A plan like this, of course, requires a home. “We’re going to build a hybrid LAN café, sports bar, and retail space,” says Fiden. “We imagine it being the kind of place you would go watch a game on a big screen and get a burger and have a milkshake or whatever with people who also love your team, where you can cheer them on even if you’re not at home. Or a place you can go get some training, or play a LAN match, or if you’re a little kid that wants to play in a Little League—we want it to be a venue for all that stuff.”
The Spitfire's support staff are aware that, on top of building a home esports venue (something that will come in a future season of Overwatch League), this will be a challenge. “I think what we’re trying to create is something that doesn’t really exist right now," says Fiden. "But if we can get it right....” The potential is nearly unlimited.
Another challenge for the team is that, at present, the Spitfire roster is not homegrown U.K. talent; all the players hail from South Korea. Such internationality is nothing new, though, not for the Premier League and not for esports or the Overwatch League. As Etienne puts it, "This isn’t a World Cup team. There’s a difference between World Cup and professional."
Fiden agrees. “There are so many considerations about putting together a team, especially in the first year. Who the roster is, how they behave, how they interact with fans, all these things are important in defining our new brand,” he says. “They’ll be creating the legacy that hopefully we will have for years and years. If [fans] don’t know it already, they will come to learn and appreciate just how great [the players] are, and how fun and accessible they are. They’re just really great people.”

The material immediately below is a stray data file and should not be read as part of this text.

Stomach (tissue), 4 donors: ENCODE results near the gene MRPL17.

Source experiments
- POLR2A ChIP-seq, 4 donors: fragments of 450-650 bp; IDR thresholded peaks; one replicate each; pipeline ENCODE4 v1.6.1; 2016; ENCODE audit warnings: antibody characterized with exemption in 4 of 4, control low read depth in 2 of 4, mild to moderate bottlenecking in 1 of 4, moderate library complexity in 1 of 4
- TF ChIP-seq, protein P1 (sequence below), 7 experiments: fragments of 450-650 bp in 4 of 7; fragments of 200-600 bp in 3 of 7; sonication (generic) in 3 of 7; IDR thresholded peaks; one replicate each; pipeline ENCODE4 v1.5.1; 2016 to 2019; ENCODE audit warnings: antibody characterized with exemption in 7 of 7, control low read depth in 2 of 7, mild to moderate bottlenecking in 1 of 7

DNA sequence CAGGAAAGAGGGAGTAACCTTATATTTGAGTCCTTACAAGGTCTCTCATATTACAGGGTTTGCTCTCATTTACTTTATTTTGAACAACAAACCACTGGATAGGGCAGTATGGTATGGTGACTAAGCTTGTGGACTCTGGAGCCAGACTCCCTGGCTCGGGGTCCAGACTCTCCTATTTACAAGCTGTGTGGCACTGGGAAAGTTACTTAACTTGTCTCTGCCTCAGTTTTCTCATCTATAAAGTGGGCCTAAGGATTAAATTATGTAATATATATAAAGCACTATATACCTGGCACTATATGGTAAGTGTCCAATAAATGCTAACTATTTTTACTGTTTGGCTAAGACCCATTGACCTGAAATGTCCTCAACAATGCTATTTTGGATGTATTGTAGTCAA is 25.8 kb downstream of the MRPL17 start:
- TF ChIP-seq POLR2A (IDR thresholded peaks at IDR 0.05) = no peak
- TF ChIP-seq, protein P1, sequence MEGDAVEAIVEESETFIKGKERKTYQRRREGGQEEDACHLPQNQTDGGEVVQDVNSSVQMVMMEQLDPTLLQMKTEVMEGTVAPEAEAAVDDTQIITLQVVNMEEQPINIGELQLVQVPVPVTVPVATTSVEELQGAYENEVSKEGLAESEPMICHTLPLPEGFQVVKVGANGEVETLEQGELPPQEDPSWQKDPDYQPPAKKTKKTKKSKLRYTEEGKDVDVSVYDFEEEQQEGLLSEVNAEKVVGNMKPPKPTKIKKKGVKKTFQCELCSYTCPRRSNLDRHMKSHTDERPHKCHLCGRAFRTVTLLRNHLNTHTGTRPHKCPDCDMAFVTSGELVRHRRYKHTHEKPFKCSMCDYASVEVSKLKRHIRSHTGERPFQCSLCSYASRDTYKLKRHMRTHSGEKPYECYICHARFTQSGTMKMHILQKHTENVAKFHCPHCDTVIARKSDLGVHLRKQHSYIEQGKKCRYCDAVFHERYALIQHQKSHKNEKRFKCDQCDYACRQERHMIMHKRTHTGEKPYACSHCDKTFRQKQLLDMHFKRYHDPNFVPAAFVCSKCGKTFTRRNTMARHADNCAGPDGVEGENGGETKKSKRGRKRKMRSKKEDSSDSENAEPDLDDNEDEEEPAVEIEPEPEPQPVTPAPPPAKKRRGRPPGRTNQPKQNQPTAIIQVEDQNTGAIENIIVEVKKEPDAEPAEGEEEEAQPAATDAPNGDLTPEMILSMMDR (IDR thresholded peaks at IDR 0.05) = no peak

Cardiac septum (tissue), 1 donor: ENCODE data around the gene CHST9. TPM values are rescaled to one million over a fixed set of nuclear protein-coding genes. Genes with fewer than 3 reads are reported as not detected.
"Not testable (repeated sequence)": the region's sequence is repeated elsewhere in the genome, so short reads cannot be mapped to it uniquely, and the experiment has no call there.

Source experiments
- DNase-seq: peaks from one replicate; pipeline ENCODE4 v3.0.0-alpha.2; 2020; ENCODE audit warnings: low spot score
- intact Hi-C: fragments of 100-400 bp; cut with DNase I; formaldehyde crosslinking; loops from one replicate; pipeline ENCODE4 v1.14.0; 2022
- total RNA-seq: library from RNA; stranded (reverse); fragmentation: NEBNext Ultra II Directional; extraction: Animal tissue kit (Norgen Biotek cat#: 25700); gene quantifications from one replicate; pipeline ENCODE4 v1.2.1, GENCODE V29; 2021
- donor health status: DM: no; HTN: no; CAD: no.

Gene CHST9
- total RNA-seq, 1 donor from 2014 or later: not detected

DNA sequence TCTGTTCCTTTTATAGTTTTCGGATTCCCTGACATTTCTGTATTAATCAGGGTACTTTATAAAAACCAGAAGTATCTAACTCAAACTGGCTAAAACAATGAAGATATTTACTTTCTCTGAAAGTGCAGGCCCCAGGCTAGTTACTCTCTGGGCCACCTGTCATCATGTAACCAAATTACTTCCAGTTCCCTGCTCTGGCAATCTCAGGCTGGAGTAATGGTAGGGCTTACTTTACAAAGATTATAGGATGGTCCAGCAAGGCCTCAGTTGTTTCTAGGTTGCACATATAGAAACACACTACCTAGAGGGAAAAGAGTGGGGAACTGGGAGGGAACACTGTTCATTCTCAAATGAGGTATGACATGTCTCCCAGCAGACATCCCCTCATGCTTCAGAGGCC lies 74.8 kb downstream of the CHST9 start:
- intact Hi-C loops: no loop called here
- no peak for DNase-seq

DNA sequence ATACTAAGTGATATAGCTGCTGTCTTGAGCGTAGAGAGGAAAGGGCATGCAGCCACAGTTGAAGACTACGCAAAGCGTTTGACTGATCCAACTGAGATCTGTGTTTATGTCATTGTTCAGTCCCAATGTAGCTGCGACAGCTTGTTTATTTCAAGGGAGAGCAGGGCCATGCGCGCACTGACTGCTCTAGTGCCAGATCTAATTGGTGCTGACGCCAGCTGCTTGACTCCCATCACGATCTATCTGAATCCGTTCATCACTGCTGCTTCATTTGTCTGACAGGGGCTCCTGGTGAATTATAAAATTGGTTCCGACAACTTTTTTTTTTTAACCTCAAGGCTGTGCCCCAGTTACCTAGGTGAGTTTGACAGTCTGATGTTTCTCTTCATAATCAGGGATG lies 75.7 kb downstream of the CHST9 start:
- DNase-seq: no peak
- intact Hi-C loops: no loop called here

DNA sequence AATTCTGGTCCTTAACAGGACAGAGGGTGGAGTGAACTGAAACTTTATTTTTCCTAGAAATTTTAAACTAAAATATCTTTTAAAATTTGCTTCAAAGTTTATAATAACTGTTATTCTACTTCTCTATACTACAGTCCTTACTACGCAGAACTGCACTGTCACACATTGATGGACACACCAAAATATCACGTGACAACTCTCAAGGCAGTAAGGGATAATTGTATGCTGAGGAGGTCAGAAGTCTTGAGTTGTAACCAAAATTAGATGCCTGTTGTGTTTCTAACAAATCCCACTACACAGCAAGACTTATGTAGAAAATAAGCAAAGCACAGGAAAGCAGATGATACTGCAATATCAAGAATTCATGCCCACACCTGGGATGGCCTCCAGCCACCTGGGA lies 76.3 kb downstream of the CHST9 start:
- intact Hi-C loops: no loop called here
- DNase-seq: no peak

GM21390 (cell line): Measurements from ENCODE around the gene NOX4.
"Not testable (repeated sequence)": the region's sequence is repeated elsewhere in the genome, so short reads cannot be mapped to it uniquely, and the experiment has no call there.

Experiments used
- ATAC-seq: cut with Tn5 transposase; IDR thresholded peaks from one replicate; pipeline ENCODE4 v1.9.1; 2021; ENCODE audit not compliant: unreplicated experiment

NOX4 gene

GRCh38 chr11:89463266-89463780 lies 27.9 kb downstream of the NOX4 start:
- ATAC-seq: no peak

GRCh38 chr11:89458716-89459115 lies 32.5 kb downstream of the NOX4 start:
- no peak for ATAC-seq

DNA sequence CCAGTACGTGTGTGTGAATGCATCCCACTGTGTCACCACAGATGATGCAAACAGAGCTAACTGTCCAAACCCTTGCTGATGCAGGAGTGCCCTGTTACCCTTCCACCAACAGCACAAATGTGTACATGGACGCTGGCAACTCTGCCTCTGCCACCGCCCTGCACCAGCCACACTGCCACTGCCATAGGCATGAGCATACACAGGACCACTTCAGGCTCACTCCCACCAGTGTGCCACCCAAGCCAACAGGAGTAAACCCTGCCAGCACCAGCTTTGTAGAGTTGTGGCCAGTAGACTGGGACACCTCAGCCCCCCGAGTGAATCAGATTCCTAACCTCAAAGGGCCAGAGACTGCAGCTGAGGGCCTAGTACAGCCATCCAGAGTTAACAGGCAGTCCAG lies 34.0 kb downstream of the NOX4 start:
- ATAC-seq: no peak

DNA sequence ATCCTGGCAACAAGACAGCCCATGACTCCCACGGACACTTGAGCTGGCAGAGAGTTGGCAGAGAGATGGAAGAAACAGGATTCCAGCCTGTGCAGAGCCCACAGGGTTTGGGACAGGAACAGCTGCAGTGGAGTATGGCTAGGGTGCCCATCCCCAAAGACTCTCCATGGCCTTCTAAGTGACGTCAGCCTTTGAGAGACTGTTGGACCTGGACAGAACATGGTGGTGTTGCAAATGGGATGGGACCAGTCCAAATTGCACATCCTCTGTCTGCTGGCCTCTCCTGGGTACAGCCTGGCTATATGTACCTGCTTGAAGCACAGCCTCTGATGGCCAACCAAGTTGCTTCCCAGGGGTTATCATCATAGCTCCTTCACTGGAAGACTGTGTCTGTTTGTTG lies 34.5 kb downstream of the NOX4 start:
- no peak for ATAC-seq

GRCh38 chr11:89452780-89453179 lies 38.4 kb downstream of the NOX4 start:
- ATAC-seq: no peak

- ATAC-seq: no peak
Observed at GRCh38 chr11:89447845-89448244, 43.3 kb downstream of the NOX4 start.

As an organization, Cloud9 is proud of its reputation for fielding players who are both competitive in-game and have great personalities outside the game.
“I asked Jack one time, ‘How does that happen? Is it a conscious marketing decision to find people that are funny?’” Fiden recalls, laughing. “But it’s not! His answer was that you are subconsciously attracted to people who have a personality you feel will be complimentary to yours, and once you have enough of that within an organization, the culture starts to perpetuate itself. I think that the [Spitfire] guys totally fit into that.”
Biggest rivals in the Overwatch League?
Seoul Dynasty and NYXL
In addition to the existing South Korean talent, the Spitfire also are committed to building up the U.K. within the competitive Overwatch space. Etienne plans to form an all-European, and ideally British-leaning, Contenders team, which in the future could be a renewable font of local Overwatch talent.
But it’s not just about building a potential dynasty. Rather, it's about the primary lesson that kids are always told they should be learning from sports: how to be good citizens. "It’s important for people who are in the competitive gaming community, from a really young age, to learn [that]," Fiden says.
If the Spitfire are able to check all of these boxes by emulating English football, they will be well on their way to winding themselves inextricably into London’s DNA. Imagine: every weekend, children showing up in oversized London Spitfire jerseys, their parents chatting about their lives while their kids speak intensely into the microphones of headsets that almost swallow them.
And in the next room, a group of mad lads and ladettes, eating burgers, cheering on their home team.